I was about 60 seconds behind the lead runner at the summit when I got passed by 4 runners on the short but super tricky rocky and steep downhill section afterwards, where I took a bad fall last year so I was extra cautious. You can see how careful and slow I was in Jeremy Johnson's video, below. And notice how they are throwing hikers at us, against the current! ;-)
I caught up with these runners in the next single track section, on the other side of Mission Peak and charged ahead at the next fire road, flying through the first aid station. thanking the volunteers but without even looking at them to avoid tripping and this washed out section. I clocked a pair of 6:30 miles on the long down hill. I was surprised at how much poison oak there was, and stunned when I even saw course marking ribbons on two branches of poison oak, I had never seen this before, that's hard core course marking!

I could still point the lead runner, shirtless, 60 seconds ahead at the road crossing, mile 7, and was fine with that. I stopped at the Sunol aid station, mile 9, to get ice in my water bottle, pick of piece of banana (a good yellow today, thank you Larry and Chihping!) and cup of coke. And one S!Caps and salted caramel GU gel since they were available on the buffet (thank you for sponsoring, GU Energy and Succeed!).

I passed a few early start runners in the next climb, alternating again some walking and running. Even with this regimen the gap with the lead runner wasn't changing. I was impressed how he kept running everything in the uphill, that reminded me of my early years on this course! I was checking who was coming behind but it was hard to tell with the winding trail. I got closer to the lead as we approached the Backpack Area aid station at mile 12.5. So cool to be helped again by Chuck Wilson who was already volunteering at Miwok (Randall Trail aid station Captain) and Quicksilver last week on Bull Run. Here am I, photo credit to Chuck, wisely spending a few seconds making my mind on what to pick from this rich and diverse buffet.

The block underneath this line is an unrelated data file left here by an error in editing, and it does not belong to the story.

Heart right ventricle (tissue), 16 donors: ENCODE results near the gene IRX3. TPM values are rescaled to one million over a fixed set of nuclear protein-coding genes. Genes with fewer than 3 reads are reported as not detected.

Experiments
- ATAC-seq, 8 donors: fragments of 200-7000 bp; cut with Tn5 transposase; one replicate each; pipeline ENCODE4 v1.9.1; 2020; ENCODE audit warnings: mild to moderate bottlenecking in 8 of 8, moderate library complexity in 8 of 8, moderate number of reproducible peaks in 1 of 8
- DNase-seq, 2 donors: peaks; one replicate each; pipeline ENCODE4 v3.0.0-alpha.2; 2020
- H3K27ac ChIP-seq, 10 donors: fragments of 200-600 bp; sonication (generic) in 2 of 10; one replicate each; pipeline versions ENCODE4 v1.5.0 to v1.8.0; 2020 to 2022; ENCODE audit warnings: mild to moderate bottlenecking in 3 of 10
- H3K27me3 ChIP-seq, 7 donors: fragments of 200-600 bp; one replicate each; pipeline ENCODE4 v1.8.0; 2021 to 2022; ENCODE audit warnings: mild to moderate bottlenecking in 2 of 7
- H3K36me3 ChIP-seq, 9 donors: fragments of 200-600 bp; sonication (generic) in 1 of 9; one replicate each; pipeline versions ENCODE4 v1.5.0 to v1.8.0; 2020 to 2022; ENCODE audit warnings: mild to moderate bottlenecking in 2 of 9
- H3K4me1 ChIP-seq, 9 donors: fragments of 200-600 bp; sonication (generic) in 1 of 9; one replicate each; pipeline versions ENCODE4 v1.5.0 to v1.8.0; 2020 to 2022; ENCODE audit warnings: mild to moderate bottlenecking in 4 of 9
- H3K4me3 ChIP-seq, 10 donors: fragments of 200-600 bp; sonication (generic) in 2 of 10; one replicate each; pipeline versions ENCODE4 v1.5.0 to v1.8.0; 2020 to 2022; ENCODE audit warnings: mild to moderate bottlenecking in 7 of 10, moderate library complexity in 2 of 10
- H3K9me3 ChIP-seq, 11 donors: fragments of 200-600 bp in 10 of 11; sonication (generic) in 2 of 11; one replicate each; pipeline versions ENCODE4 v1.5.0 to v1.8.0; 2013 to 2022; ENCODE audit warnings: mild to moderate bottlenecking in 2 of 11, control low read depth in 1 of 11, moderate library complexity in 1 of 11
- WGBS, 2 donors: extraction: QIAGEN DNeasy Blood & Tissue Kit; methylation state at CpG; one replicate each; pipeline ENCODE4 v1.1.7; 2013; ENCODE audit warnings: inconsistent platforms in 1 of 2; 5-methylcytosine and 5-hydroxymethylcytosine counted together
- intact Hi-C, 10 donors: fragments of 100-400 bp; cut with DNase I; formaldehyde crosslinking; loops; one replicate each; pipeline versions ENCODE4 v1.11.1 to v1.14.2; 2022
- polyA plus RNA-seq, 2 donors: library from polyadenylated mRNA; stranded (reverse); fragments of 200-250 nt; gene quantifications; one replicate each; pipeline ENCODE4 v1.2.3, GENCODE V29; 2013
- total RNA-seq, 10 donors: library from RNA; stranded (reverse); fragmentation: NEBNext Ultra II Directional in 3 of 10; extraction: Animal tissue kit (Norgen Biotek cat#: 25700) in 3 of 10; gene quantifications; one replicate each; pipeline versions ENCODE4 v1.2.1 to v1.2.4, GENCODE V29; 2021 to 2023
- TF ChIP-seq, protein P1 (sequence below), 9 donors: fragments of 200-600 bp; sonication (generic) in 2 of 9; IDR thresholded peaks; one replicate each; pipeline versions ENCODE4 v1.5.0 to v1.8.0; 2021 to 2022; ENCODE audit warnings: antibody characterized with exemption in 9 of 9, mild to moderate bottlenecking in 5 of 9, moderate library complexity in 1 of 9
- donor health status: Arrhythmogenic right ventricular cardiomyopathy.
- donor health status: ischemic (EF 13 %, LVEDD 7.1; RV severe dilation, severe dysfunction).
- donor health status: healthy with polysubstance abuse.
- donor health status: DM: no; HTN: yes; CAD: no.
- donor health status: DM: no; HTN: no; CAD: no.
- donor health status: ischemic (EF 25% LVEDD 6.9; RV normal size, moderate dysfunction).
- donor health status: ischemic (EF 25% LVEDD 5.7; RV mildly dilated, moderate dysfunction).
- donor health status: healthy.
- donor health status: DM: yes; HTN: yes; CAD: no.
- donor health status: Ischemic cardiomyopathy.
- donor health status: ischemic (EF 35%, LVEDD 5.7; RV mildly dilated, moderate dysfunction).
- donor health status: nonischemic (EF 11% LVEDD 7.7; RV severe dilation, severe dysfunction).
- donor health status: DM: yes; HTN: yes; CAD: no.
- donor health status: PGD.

After another good refreshing stop, I walked most of the climb to Hawk Nest (a toughie) and watered my head at the faucet, quickly to save the precious water. By mile 14, I caught up with the top runner who asked how i was feeling and I asked the same. He let me pass and I kept pushing the pace a little on that section that I used to run entirely 10 years ago. But I was feeling some nagging cramps coming so I did some walking too. By mile 16 I had created a half-mile gap and kept pushing, fearing that, with all this walking, the pursuit group would quickly catch-up. I made it to the top, surprising the two volunteers tasked with the distribution of bracelets to prove we passed by the summit. One of them asked "Are you a runner?" and and I joked back "Do I look like one?" to which he replied "Oh yes, you are!" A nice distraction from the leg pain, thank you for being out there, guys!

I rushed down the rocky trail to finish the 1-mile loop just in time to see the pursuit group charging up. I estimated my lead to be close to 10 minutes, with 12 miles to go. One one hand, being in the lead was giving me some mental wings, on the other, I was fearing the last miles given the nascent cramping. I got a lot of ice in my bottles, refilling my GU2O bottle in particular, which was kind of late in the race (I should have done it at mile 15), and that, less electrolyte, was probably the explanation for the cramps, although I was doubling up on the S!Caps. Fortunately, by drinking more, GU2O and water, the cramps passed and I was able to run sub 7 min miles on the downhills at least.

On one of these downhills, as I approached a creek (it has been a long time since I've since so many running creeks at this race!), I ran into a cloud of large bugs which I couldn't identified. I was really hoping they wouldn't bite because there was really nothing I could do to avoid them. On the next climb, I looked at my top, it was covered with lady bugs, that was a first for me!

I kept alternating running and power walking on the climbs and, after not stopping by the self-service water stop at Stewart's Camp, looked behind on the next climb but couldn't see any other runner within 8 minutes. I got to Schlieper Rock and was welcome there by Race Director, Larry England. After 4 hours of running, I told Larry "We are so slow this year" and he replied "It doesn't matter since you in first place!" With my pessimistic nature, and with all the walking, I indeed felt I was way behind my times of the last years. Besides, we still had 5 tough miles to go and I was convinced this would take more than an hour.